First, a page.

Letters from the past

Hani BawardiHani Bawardi heard the same question over and over again.

“Why do so many Arabs own grocery stores?”

Bawardi was an enthusiastic graduate student when he set out to discover an answer to the question that often nagged him.

His research led him to the sons and daughters of immigrant pioneers who started grocery retailing a century ago in Genesee County after a brief stint in peddling. Finally, he landed in the basement of a Grand Blanc, Mich., home owned by Roy Farah.

There, Bawardi found hundreds of letters and documents from Farah’s father, Ameen, that detail what life was like for Syrian immigrants in the early 20th century.

“Just glancing at the papers, I was struck by their importance,” said Bawardi, an assistant professor of history at University of Michigan-Dearborn. “But when Roy gave me the papers, I knew he sat a new course for my intellectual pursuits.”

Today, many of those historical items are stored in his home, as part of a unique archive that focuses on Arab Americans and their transition to U.S. citizenship.

Bawardi exhibitThe archives are far from idle, as Bawardi has curated different exhibits at UM-Dearborn in 2010 and at the Arab American National Museum last March, with support from the university’s Arab American Studies program and local attorney Joumana Kayrouz. The exhibits attracted hundreds of visitors, including some from as far away as Canada. Bawardi soon plans to unveil a third exhibit, “The Making of Arab Americans,” in January at the Sloan Museum in Flint.

“We missed the boat on chronicling the lives and activities of the early generations, the pioneers, as well as their sons and daughters,” he said. “Many questions were never asked, even when someone bothered to talk to them. These archives are the closest thing we have to capturing a completely forgotten period within Arab-American history.”

His archive contains hundreds of letters from important notables and photographs of Syrian immigrants, as well as publications and meeting minutes from Arab-American political organizations. The oldest item is a tapestry that dates back to the Centennial Exposition of 1876 in Philadelphia.

UM-Dearborn students Zahra Tarraf and Matthew Remey selected a proposal submitted by Bawardi to scan the archival documents, as part of the Honors Transfer Innovators project. Bawardi also is working with two students on fulfilling a Community-based Research Seed Grant to record Arab-American oral histories.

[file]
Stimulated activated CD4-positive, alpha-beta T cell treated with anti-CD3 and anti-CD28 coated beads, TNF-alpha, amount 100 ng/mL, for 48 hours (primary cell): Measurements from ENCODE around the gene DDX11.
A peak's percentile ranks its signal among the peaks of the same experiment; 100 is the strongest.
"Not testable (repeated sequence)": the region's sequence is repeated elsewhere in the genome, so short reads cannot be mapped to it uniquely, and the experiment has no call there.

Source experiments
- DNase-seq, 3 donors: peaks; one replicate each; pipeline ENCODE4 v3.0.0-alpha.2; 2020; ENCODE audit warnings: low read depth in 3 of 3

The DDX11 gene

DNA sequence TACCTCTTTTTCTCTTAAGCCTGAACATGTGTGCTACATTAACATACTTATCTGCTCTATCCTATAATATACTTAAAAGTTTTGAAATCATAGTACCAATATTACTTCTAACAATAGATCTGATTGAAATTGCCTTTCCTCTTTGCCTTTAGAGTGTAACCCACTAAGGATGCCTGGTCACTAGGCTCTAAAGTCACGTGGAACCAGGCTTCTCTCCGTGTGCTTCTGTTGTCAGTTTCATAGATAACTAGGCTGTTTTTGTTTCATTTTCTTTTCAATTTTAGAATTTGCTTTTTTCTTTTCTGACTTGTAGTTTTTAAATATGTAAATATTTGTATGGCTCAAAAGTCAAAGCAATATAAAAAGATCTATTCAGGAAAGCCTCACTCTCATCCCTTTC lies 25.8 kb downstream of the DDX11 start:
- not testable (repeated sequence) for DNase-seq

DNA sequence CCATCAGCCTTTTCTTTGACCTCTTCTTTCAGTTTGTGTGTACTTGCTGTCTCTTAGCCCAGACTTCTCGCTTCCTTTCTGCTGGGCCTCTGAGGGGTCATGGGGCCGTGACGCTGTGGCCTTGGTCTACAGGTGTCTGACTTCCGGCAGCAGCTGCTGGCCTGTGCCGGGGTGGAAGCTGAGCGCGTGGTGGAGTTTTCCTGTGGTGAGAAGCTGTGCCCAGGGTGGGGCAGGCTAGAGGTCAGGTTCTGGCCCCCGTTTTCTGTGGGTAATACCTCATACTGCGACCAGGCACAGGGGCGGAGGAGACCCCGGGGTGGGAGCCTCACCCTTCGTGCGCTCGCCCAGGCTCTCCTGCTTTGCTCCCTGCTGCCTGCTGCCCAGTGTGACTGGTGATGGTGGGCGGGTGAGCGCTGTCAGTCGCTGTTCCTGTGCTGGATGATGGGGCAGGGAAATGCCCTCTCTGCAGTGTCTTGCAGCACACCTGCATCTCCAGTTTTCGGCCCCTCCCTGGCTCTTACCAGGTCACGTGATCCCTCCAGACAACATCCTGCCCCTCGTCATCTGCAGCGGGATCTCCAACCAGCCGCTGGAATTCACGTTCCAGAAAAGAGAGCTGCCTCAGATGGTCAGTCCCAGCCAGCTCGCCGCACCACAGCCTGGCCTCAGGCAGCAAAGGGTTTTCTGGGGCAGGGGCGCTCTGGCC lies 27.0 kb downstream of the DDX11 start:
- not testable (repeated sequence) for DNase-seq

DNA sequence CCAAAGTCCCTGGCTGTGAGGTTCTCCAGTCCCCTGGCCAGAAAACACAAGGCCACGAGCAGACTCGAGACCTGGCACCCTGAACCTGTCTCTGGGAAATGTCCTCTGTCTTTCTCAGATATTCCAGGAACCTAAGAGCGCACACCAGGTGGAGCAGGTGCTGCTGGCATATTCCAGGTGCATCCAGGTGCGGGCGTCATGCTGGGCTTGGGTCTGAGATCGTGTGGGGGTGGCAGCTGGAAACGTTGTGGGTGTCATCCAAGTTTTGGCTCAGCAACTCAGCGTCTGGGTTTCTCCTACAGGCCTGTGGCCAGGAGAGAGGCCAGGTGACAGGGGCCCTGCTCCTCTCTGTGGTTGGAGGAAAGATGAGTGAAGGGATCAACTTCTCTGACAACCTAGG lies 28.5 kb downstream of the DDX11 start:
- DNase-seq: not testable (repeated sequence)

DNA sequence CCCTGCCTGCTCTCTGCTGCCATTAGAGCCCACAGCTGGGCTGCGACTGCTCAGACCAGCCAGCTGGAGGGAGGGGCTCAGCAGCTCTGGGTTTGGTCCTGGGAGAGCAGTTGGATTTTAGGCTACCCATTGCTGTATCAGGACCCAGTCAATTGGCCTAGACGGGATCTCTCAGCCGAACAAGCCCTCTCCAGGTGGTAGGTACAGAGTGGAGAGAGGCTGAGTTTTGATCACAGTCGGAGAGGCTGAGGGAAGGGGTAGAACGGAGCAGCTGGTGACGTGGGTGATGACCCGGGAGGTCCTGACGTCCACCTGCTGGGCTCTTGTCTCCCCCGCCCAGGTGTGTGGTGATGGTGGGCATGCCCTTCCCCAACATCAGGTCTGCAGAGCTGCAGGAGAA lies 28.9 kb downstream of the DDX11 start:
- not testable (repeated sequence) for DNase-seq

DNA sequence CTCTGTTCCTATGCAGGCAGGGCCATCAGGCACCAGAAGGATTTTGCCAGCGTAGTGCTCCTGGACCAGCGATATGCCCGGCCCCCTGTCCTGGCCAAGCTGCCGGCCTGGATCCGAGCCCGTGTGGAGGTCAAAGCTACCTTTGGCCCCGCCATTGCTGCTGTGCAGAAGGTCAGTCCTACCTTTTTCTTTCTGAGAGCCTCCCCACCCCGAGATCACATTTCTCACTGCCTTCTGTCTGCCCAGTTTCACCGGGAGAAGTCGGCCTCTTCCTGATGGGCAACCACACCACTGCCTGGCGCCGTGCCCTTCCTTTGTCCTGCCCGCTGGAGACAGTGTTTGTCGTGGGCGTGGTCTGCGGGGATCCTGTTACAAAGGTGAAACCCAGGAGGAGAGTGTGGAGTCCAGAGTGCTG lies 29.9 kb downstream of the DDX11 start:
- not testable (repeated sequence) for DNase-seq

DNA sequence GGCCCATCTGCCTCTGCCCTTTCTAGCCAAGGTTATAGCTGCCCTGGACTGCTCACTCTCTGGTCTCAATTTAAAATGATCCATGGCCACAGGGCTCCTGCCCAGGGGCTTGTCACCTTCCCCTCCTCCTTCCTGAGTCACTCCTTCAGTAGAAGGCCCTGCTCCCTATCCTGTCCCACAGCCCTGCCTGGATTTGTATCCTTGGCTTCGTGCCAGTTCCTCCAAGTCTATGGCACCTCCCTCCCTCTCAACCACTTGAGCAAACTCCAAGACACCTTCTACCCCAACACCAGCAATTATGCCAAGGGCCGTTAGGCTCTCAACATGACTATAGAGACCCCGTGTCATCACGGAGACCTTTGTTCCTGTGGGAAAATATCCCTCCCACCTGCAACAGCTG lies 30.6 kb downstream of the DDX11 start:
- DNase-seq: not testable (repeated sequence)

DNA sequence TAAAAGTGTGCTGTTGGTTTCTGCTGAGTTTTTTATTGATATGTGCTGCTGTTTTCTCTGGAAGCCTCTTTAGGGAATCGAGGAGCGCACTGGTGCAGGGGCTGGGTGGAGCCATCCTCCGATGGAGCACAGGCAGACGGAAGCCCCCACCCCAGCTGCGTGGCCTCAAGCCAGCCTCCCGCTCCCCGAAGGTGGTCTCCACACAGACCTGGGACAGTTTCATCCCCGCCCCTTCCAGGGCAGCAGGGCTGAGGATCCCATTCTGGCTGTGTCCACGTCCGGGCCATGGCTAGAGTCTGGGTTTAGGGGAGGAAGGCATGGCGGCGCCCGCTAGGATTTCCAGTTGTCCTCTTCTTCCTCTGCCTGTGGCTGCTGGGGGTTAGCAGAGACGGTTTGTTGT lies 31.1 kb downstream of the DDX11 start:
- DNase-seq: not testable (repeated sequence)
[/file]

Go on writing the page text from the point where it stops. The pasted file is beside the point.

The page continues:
“Professor Bawardi has assembled an incredibly important and revealing archive that offers us the rare opportunity to explore and interpret a first-generation immigrant experience that has largely been ignored or generalized by historians,” said Martin Hershock, dean of UM-Dearborn’s College of Arts, Sciences, and Letters. “To have access to the thoughts of a pioneering population such as this one is an incredibly unique thing for researchers. Professor Bawardi is to be commended for his great foresight and respect in compiling this collection.”

Bawardi’s research has spanned a decade and taken him across three continents; however, many of his findings contradict the initial assumptions involving Syrian immigrants. For instance, Bawardi negates the belief that Arab Americans were disorganized, sectarian and apathetic when it comes to politics.

“My work, as a whole, challenges the salient assumptions made about Arab Americans,” he said. “They brought with them well-developed plans for catching up to the rest of the world. We know of Gibran and his book, The Prophet, but many of Gibran’s capable friends have left behind a massive body of literature that has not been touched for the most part. I am translating two volumes that will add to our knowledge on their experiences in the 1890s through the 1930s.”

Bawardi utilizes the archive not only to educate, but also to commemorate Arab Americans who played vital roles in the early 20th century.

“I want to remember and honor those pioneers who worked tirelessly to preserve Arab culture in the U.S., and uphold their old country’s quest for democracy and equality,” said Bawardi, who based his upcoming book off the archive.

The Making of Arab Americans: From Syrian Nationalism to U.S. Citizenship, published by University of Texas Press, is available on Amazon. The book is slated to hit shelves early next year.

Leave a Reply

Your email address will not be published. Required fields are marked *